Medicaid asset transfers

In 2004, Medicaid spent about $93 billion for long-term care. To qualify for Medicaid assistance, individuals' assets must be below certain levels. Those who pay for long-term care on their own may deplete their assets and become eligible for Medicaid. Some may transfer assets to qualify for Medicaid. The Government Accountability Office (GAO) released a report today on this subject, reviewing (1) level of assets held and tranferred by the elderly, (2) asset transfers that may result in penalties, (3) how states determine financial eligibility, and (4) guidance provided to states by the Centers for Medicare & Medicaid Services on asset transfers.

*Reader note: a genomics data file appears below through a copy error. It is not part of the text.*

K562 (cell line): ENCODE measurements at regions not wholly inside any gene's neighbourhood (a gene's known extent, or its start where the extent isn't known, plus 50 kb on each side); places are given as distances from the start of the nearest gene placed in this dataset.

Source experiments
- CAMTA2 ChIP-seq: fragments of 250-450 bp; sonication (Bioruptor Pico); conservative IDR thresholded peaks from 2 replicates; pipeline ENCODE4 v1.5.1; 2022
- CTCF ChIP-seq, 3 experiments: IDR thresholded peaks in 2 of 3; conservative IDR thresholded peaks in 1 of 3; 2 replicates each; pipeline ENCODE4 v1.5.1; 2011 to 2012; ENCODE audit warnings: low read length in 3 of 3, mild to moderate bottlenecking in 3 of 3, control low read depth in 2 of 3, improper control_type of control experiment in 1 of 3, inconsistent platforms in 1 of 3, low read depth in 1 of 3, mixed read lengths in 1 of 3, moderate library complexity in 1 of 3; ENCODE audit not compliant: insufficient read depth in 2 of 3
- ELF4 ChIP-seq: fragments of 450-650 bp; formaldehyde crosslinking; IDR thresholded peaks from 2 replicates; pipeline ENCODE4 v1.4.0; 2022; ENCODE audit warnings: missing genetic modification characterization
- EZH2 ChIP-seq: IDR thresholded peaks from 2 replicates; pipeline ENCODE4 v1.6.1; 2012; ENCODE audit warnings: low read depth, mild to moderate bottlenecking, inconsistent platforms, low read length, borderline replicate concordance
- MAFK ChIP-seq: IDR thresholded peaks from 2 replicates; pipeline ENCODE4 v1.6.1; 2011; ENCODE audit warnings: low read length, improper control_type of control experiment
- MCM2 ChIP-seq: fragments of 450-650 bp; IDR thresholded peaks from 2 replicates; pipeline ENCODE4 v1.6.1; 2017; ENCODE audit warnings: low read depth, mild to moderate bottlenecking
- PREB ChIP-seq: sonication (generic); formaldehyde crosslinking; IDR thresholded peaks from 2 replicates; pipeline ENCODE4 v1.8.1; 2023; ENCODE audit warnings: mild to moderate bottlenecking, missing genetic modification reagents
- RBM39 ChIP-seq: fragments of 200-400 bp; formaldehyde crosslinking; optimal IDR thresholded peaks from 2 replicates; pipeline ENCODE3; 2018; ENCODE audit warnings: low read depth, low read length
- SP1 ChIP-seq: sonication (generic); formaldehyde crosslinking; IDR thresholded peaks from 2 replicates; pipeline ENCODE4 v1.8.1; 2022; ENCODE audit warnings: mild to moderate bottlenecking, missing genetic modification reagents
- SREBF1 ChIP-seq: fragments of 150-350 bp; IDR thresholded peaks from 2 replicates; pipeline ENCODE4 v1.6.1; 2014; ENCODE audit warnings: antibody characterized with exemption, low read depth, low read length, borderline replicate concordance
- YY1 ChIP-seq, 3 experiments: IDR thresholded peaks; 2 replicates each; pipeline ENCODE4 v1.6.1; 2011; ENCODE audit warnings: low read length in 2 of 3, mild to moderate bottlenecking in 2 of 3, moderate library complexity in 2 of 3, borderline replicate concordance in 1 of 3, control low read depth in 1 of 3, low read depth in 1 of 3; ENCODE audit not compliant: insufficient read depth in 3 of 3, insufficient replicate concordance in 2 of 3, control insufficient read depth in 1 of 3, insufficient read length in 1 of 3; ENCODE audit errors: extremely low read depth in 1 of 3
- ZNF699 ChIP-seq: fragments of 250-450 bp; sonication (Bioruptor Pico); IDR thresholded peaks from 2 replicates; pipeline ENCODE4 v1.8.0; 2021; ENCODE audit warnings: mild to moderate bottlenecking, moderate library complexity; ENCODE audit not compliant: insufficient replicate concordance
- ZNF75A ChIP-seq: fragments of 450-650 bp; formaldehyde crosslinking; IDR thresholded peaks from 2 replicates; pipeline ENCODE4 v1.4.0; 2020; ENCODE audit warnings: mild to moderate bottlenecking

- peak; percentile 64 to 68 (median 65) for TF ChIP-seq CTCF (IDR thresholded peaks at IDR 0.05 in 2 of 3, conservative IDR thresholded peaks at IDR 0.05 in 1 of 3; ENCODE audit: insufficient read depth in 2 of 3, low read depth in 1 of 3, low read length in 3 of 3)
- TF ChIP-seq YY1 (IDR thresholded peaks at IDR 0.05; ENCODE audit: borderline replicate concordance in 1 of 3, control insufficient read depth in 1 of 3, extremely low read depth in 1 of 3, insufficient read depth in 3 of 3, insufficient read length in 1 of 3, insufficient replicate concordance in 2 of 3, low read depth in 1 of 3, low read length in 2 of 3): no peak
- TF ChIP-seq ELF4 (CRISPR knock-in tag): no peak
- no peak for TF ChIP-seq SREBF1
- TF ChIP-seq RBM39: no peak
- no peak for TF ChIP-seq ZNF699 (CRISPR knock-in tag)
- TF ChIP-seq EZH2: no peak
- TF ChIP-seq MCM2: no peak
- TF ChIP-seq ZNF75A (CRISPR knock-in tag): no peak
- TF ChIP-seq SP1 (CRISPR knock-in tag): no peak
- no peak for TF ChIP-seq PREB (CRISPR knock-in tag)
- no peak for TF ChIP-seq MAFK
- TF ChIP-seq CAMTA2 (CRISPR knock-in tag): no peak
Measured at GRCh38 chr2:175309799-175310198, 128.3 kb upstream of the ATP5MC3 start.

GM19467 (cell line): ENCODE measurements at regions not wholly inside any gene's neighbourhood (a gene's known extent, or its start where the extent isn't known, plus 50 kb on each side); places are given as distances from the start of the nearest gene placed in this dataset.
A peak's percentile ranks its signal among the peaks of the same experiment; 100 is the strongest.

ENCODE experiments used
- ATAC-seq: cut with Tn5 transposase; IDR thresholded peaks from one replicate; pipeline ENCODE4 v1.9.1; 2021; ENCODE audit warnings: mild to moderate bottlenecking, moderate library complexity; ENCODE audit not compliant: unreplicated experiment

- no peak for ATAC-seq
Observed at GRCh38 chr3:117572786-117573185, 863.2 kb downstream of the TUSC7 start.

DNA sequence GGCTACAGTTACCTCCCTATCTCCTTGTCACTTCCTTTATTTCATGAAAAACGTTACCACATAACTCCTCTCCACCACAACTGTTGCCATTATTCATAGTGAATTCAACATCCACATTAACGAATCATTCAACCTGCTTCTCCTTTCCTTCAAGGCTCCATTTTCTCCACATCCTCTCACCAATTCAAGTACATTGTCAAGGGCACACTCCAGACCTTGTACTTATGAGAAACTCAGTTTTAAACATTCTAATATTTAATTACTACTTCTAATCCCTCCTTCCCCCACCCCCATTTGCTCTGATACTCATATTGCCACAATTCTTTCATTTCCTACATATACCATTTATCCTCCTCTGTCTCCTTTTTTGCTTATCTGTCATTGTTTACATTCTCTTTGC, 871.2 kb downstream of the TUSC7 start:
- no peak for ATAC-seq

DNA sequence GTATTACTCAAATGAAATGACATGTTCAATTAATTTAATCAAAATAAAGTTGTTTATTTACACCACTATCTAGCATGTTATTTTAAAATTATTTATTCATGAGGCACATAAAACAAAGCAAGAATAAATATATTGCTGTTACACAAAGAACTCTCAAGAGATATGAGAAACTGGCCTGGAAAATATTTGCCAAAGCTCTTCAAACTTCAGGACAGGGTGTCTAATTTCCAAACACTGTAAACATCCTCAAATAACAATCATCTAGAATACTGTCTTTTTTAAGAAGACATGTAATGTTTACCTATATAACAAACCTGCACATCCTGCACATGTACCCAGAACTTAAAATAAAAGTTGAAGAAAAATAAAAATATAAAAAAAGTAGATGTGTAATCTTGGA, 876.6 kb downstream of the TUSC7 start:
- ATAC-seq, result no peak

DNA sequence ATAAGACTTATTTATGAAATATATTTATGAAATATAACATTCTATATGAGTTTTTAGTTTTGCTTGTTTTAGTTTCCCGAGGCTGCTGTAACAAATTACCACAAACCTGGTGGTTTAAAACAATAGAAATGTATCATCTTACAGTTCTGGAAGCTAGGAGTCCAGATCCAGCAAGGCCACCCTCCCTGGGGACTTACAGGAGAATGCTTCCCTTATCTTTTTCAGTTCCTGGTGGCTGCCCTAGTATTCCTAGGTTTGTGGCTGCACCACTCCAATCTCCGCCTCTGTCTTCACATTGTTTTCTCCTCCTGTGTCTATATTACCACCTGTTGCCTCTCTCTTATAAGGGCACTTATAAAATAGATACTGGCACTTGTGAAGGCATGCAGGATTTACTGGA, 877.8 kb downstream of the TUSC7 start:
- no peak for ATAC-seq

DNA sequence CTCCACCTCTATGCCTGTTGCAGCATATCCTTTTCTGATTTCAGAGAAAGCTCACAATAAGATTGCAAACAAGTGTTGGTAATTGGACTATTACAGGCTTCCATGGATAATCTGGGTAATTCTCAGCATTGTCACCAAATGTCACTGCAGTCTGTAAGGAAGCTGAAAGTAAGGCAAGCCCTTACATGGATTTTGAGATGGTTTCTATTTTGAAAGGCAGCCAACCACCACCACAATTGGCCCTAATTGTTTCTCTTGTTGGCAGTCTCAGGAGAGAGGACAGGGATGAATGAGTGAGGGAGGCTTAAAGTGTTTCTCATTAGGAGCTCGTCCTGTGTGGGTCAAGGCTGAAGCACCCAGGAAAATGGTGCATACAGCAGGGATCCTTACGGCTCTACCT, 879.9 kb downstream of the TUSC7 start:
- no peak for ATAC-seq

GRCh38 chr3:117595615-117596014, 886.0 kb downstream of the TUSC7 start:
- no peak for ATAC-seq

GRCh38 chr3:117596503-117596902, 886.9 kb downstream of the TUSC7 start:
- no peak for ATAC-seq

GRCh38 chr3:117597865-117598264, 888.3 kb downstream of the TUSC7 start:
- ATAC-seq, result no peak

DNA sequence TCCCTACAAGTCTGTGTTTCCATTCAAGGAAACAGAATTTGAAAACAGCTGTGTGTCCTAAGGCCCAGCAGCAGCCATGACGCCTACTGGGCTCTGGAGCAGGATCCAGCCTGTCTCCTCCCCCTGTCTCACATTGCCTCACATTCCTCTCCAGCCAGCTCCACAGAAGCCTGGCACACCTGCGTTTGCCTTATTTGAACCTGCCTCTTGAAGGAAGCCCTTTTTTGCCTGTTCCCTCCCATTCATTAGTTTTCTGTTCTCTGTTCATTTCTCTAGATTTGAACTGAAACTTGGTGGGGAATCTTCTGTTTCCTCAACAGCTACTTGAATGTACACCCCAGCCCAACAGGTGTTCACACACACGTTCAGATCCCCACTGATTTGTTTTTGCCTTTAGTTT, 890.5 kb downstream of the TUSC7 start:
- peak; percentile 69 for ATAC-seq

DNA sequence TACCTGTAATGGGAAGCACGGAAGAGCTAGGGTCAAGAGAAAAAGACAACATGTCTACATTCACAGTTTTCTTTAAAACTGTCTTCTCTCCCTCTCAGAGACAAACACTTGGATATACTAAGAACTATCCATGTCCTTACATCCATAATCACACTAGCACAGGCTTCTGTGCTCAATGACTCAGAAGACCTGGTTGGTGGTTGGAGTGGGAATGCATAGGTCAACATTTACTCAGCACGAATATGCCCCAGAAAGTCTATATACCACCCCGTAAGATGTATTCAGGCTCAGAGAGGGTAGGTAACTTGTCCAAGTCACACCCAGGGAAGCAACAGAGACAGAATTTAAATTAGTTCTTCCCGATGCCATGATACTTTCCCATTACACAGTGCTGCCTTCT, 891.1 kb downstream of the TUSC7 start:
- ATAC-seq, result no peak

Hawaii was one of nine states selected for detailed review of Medicaid eligibility determination practices. The other states were Arkansas, District of Columbia, Florida, Montana, Ohio, Oregon, South Carolina, and Wisconsin.

MEDICAID: Transfers of Assets by Elderly Individuals to Obtain Long-Term Care Coverage
      Full Report (PDF, 804KB, 52p.)
      Highlights (PDF, 72KB, 1p.)
      Abstract (HTML)
      All from GAO

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